Why Chelsea boss Frank Lampard should be worried about beating Arsenal in FA Cup final

Chelsea take on Arsenal in the FA Cup final tonight (5.30pm kick-off) as both Frank Lampard and Mikel Arteta look to win their first trophies in charge of their respective clubs.

The two London teams go head-to-head at Wembley with Arsenal seeking a 14th FA Cup triumph and their first since 2017, when they beat Chelsea.

While the Blues are looking to get one over the Gunners in another cup final having beaten them in the Europa League showpiece last term and win the FA Cup for the second time in three years.

Yet there is good reason for both managers – but particularly Lampard – to be wary if their side is victorious this evening.

Close to one in five FA Cup triumphs since 1998 has resulted in the manager of the winning team losing his job during the following season.

Statistics from Bet O’Clock, looking at trophy wins in the Premier League, Champions League, Europa League, FA Cup, League Cup and Community Shield between 1997-98 and 2018-19 have shown Chelsea have been the most ruthless with managers who have won silverware.

They have dismissed winners of nine trophies in the past 20 years – including Champions League winner Roberto Di Matteo and Premier League and FA Cup winner Carlo Ancelotti.

Antonio Conte and Maurizio Sarri have also been unceremoniously dumped in more recent years after winning the FA Cup in 2018 and the Europa League last term.

A spokesperson for Bet O’Clock said: “The common joke that the FA Cup is cursed appears to be backed up by the stats, although there are shockingly high rates of post-trophy managerial departures across the board.

“Lampard and Arteta will of course be putting everything they’ve got into the FA Cup final on Saturday, but whichever manager succeeds should enjoy the sweet taste of success before it turns bitter – because our data tells us he might not be around for long afterwards.”

As many as a third of trophy-winning coaches were not in the same job by the end of the next season, Bet O’Clock’s research found.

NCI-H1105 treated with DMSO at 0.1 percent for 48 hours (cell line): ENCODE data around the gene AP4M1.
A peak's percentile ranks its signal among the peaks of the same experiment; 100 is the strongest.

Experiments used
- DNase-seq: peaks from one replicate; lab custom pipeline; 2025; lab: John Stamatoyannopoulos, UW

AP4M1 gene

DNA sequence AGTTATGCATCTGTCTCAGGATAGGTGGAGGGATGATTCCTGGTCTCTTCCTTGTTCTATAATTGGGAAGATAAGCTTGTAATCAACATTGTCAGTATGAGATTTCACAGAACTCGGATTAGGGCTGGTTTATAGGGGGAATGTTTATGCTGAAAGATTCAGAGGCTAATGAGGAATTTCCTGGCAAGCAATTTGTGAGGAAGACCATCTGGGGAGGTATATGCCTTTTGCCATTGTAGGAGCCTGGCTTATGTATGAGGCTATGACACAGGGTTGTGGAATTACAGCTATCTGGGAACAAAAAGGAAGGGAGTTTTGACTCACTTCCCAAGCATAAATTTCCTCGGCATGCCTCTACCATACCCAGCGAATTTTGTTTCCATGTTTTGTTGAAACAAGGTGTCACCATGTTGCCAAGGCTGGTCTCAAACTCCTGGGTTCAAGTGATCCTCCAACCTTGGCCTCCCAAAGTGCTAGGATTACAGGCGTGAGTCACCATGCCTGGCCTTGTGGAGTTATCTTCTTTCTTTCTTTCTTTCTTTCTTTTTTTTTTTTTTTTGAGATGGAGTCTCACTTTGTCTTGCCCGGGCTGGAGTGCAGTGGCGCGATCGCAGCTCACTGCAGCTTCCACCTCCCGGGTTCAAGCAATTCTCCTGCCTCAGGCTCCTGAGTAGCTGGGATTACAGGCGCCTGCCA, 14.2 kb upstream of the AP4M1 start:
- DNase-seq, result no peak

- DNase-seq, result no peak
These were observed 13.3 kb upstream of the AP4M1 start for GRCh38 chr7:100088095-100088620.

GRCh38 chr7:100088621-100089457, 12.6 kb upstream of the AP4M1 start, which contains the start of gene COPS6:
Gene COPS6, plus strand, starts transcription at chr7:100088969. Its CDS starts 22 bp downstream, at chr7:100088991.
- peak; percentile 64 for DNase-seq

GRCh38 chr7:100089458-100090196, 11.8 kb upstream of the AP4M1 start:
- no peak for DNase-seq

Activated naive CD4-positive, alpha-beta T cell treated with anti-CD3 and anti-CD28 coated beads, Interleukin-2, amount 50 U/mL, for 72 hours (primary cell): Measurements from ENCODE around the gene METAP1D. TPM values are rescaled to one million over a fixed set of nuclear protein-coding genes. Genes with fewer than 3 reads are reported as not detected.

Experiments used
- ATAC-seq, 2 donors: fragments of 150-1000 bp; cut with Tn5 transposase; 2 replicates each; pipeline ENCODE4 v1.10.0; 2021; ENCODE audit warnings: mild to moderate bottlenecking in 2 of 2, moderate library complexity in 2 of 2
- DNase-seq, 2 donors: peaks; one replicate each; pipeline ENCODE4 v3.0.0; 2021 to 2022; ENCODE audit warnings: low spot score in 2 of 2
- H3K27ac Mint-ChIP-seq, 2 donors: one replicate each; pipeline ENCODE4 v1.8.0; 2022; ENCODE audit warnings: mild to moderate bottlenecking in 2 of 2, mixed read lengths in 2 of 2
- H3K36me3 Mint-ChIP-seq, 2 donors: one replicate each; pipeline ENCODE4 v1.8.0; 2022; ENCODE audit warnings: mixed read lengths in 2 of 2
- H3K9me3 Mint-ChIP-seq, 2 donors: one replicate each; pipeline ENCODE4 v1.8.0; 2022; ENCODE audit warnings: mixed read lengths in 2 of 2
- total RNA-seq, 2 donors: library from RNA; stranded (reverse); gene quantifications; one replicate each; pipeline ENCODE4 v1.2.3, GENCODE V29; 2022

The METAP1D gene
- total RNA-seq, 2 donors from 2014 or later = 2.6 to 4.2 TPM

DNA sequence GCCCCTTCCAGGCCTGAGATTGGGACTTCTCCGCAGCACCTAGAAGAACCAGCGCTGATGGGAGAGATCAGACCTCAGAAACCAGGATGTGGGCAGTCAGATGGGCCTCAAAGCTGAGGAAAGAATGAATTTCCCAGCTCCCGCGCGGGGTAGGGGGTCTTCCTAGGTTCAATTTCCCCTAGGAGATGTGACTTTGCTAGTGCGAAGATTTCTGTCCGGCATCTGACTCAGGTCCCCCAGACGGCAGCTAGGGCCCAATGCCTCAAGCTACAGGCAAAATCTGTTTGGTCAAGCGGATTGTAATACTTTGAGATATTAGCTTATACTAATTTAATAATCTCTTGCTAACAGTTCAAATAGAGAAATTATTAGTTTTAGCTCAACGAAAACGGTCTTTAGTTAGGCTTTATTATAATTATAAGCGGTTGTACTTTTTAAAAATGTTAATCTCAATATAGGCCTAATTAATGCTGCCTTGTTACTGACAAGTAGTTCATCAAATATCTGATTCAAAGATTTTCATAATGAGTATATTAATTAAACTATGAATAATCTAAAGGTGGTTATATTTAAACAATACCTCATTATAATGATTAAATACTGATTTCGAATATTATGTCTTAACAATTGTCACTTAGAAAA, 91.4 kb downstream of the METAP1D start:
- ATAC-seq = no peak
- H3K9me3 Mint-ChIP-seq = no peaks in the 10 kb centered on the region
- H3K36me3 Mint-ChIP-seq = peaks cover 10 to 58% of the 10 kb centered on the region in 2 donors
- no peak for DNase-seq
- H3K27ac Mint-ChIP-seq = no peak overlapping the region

Chelsea are particularly ruthless with managers but that is something Lampard is already well aware of.

The club’s all-time top goalscorer worked under Claudio Ranieri, Jose Mourinho, Avram Grant, Luiz Felipe Scolari, Guus Hiddink, Ancelotti, Andre Villas Boas, Di Matteo, Rafa Benitez and Mourinho again as a player.

That was inside a spell of just 13 years, while rivals Arsenal were managed by Arsene Wenger and Manchester United were led only by Sir Alex Ferguson throughout the same period.

But his approach to the summer transfer market shows that he knows improvement will be expected in his second year.

With the Londoners having enjoyed huge success across the past 16 years, winning 16 major trophies despite their hire-and-fire strategy, the pressure is on Lampard to begin bridging the gap to Liverpool and Manchester City.

He came good in his first campaign, meeting the target of a top-four finish despite having no real opportunity to sign players until this summer after a transfer ban.

And having spent around £80million on Hakim Ziyech and Timo Werner, expectation levels are increasing for next season – with Kai Havertz and Ben Chilwell among those who could follow the pair into Stamford Bridge.

The 42-year-old will be keen to put more credit in the bank by winning the FA Cup – although underperforming badly next season could see his job put at risk, and he must eat a fair chunk into the 33-point gap separating them and champions Liverpool.

His status as a club legend will certainly buy him more time with the club’s fanbase than his predecessors though and it appears Chelsea are keen to give Lampard all the support he needs, making any departure in the next 12 months unlikely unless the Londoners crash and burn next term.

Arteta too will be wary of the sack rate for FA Cup-winning managers – although expectations for next season at Arsenal are far lower than at Chelsea with the Spaniard set to be given plenty of patience to turn things around.

Arsenal finished eighth in the Premier League this term, their lowest finish since 1994-95, and are in a state of disrepair despite reaching the FA Cup final.

There have been encouraging signs under Arteta, such as wins over Liverpool and Manchester City last month, and plenty to suggest he is the right man to be at the helm after the manner in which Unai Emery’s tenure crumbled.

But there is no doubt at the Emirates that it will be a long-term project if Arsenal are to get back to being a contender on the domestic and continental stages once again.

And so he will not be overly concerned about his future next season whether Arsenal are victorious in the FA Cup final or not – provided the club continue to make at least some progress on the pitch.

Yet the stats from Bet O’Clock prove that no manager is safe – even those who deliver silverware.

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